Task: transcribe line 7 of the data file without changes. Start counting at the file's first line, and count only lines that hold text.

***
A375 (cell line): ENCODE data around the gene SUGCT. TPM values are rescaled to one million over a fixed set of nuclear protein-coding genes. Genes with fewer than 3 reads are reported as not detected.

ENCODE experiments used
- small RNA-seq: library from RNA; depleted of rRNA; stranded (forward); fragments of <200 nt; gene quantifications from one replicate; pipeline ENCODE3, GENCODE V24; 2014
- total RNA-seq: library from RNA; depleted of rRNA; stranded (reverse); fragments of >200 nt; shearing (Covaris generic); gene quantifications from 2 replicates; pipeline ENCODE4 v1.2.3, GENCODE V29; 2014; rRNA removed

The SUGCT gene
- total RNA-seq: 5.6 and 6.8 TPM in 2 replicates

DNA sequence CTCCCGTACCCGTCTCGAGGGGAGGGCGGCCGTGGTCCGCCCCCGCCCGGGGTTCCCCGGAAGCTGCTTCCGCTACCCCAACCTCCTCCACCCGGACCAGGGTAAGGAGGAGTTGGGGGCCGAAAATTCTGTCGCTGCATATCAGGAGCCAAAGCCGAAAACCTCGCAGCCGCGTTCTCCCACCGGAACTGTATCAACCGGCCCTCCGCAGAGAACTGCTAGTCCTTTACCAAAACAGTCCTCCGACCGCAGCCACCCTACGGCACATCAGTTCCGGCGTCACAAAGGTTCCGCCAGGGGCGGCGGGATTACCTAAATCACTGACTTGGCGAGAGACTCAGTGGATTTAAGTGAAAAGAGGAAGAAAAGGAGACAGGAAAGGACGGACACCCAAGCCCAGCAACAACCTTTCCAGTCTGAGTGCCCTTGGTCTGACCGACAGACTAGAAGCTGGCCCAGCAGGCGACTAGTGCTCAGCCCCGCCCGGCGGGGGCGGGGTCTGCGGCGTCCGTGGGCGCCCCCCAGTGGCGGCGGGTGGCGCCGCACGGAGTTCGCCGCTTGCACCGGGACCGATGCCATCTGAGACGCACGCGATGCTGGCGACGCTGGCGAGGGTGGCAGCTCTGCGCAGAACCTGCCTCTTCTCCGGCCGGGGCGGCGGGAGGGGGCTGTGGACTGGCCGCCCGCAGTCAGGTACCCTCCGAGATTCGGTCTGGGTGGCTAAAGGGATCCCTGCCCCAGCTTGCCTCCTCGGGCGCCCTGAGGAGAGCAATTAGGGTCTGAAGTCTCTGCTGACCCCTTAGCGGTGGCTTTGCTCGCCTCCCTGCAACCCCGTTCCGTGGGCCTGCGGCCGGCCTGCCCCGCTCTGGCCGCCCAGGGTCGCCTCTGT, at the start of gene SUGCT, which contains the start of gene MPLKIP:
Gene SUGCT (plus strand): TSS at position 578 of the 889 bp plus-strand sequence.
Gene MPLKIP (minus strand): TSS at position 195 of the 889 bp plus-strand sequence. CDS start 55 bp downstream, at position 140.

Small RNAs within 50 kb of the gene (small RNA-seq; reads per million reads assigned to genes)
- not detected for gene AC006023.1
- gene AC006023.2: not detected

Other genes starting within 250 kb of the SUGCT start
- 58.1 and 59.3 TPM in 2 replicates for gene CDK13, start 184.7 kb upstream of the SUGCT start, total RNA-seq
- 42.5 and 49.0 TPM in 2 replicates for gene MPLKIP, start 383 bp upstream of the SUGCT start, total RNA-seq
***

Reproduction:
DNA sequence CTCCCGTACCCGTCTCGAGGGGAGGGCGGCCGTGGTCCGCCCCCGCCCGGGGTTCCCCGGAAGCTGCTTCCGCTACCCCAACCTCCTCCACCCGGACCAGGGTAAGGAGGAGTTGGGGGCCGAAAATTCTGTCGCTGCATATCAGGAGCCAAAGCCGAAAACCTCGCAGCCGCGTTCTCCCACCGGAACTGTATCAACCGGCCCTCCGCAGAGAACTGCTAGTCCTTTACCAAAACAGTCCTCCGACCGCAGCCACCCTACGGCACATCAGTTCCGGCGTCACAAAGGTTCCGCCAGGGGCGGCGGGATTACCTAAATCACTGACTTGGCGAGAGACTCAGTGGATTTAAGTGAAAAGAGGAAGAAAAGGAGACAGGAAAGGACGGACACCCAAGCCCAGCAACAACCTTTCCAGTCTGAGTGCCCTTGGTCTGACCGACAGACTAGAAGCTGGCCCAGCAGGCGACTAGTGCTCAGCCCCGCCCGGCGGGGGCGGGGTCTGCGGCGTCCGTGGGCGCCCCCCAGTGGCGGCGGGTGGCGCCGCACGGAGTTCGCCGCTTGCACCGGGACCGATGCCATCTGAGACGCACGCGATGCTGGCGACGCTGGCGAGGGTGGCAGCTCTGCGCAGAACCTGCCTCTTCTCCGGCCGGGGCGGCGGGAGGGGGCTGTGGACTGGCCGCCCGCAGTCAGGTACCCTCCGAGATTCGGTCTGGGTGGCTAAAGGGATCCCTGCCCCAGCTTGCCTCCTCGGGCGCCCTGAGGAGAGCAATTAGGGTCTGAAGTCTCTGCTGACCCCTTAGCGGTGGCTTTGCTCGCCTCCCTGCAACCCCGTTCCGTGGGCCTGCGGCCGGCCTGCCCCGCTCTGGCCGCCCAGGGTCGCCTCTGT, at the start of gene SUGCT, which contains the start of gene MPLKIP: